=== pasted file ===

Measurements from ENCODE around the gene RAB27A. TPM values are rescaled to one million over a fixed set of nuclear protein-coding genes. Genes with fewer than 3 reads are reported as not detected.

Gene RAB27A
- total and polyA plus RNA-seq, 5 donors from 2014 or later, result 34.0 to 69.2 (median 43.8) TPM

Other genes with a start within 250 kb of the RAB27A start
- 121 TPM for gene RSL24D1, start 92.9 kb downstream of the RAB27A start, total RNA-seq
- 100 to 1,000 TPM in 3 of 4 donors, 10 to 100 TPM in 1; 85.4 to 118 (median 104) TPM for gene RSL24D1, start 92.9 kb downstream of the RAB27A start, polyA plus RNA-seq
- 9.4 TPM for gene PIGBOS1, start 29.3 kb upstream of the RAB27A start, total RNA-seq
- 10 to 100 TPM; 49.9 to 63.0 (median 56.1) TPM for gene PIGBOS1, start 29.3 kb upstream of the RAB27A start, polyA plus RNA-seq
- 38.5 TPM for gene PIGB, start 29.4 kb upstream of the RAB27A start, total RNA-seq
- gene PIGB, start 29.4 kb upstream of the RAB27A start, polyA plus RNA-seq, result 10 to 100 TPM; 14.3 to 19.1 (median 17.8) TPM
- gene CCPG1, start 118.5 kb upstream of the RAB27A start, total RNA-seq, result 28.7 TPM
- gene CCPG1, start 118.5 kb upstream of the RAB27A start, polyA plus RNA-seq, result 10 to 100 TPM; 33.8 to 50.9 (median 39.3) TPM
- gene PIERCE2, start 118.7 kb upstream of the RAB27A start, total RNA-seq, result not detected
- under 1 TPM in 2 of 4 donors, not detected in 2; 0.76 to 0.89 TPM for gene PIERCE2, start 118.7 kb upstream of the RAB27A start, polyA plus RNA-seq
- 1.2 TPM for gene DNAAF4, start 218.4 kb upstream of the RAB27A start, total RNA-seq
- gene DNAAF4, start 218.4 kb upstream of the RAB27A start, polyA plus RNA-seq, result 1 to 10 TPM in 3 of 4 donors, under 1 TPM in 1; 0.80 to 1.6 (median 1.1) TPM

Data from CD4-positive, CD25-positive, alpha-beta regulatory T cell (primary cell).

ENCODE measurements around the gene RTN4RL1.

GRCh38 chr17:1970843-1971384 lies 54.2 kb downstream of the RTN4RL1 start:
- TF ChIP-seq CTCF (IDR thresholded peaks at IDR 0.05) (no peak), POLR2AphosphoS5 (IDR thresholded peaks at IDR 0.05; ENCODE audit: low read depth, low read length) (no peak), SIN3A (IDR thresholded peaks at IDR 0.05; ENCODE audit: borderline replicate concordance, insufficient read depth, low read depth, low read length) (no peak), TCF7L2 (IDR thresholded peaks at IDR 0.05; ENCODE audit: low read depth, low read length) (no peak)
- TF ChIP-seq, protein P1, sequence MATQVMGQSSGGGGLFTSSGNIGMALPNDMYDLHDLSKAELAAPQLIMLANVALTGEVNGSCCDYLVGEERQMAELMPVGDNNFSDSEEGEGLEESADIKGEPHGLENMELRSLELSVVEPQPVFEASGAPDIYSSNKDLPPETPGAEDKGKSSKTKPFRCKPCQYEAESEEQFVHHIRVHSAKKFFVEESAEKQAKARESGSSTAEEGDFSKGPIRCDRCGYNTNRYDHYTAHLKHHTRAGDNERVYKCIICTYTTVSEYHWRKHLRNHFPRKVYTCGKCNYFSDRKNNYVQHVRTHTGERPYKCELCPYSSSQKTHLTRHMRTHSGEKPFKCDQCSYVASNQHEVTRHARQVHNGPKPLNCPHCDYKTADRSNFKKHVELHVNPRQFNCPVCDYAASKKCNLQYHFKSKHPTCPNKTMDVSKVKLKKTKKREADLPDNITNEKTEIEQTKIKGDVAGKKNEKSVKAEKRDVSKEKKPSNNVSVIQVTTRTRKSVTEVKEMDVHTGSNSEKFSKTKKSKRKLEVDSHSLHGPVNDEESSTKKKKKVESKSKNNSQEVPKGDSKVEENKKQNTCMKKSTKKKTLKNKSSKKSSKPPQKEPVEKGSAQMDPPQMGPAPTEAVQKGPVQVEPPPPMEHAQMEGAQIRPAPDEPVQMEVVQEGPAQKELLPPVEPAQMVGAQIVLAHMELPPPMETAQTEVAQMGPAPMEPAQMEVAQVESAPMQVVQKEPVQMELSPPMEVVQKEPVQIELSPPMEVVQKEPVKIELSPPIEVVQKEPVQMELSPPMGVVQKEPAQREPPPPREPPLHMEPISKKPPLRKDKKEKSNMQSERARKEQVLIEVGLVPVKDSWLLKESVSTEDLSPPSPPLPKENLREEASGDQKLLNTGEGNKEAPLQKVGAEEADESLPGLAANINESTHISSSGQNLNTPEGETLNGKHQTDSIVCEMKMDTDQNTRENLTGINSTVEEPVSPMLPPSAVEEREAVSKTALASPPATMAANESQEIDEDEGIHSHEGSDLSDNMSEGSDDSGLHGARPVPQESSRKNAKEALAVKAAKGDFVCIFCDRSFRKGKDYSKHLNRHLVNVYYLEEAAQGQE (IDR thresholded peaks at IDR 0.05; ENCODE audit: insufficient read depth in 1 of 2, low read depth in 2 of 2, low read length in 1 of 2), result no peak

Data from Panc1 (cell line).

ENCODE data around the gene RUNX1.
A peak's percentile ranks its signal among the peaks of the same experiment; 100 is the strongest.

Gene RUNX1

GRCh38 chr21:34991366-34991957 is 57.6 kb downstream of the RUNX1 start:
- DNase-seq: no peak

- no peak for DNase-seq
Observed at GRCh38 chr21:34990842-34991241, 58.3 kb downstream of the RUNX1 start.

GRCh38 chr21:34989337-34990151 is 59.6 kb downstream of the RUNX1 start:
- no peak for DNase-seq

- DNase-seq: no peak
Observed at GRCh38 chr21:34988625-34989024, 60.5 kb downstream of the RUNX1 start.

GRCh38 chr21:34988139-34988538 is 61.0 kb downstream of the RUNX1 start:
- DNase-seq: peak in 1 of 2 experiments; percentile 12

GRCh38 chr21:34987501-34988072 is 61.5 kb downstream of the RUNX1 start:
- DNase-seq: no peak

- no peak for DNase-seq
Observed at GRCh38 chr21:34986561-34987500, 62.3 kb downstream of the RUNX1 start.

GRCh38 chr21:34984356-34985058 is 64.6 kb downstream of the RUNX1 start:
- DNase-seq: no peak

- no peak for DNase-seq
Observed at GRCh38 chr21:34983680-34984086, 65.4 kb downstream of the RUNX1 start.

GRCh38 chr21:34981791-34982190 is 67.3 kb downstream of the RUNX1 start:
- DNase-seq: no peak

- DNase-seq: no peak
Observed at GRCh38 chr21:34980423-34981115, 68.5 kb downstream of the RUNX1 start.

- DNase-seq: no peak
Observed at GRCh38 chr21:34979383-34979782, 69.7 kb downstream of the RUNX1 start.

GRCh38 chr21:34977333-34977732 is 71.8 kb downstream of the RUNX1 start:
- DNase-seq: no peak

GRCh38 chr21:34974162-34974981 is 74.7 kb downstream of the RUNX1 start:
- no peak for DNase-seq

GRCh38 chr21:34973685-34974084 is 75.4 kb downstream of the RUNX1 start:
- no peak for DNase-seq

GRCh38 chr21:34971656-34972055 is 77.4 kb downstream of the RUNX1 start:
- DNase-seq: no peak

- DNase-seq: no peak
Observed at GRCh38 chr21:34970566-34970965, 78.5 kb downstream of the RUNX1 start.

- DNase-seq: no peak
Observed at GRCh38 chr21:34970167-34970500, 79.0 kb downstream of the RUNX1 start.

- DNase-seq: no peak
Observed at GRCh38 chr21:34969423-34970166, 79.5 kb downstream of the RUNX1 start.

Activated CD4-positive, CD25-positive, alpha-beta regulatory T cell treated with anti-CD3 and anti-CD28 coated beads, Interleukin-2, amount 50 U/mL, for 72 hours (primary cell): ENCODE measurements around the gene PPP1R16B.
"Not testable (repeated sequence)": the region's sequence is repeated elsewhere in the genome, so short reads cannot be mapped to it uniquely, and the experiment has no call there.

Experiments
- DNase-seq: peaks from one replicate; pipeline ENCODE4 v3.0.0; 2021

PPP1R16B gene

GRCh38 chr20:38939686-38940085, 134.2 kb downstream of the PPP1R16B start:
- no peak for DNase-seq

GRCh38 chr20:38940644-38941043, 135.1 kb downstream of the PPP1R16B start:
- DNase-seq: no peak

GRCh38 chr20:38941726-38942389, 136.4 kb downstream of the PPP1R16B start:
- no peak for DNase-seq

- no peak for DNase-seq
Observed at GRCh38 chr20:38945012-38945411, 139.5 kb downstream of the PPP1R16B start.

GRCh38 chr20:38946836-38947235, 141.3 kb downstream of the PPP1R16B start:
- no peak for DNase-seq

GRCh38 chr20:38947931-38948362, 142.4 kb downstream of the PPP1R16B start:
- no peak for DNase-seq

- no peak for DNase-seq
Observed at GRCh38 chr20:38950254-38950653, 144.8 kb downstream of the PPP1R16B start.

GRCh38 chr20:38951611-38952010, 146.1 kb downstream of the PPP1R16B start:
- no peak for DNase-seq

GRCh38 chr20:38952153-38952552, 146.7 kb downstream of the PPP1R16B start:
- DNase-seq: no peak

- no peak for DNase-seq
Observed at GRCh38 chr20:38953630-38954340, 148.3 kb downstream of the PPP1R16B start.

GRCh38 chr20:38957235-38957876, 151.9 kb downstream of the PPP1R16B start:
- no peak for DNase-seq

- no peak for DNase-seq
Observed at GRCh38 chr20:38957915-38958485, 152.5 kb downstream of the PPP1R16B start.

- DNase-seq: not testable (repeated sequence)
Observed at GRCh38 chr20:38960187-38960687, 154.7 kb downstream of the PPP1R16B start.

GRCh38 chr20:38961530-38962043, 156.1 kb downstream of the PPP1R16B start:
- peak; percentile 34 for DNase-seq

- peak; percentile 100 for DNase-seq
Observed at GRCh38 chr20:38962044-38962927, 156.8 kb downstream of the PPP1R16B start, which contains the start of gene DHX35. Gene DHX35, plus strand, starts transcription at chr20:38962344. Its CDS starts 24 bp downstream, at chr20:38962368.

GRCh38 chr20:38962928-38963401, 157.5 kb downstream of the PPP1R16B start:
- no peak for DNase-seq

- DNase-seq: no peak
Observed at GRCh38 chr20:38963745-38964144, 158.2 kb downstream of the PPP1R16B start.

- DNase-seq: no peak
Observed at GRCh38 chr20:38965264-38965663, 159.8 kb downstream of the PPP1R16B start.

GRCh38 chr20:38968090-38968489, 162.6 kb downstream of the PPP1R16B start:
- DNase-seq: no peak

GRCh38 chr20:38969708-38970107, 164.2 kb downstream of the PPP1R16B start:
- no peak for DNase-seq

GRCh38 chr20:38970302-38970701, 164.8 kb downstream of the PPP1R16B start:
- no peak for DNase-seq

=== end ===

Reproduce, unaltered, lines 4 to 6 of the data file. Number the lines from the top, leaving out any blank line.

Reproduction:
Other genes with a start within 250 kb of the RAB27A start
- 121 TPM for gene RSL24D1, start 92.9 kb downstream of the RAB27A start, total RNA-seq
- 100 to 1,000 TPM in 3 of 4 donors, 10 to 100 TPM in 1; 85.4 to 118 (median 104) TPM for gene RSL24D1, start 92.9 kb downstream of the RAB27A start, polyA plus RNA-seq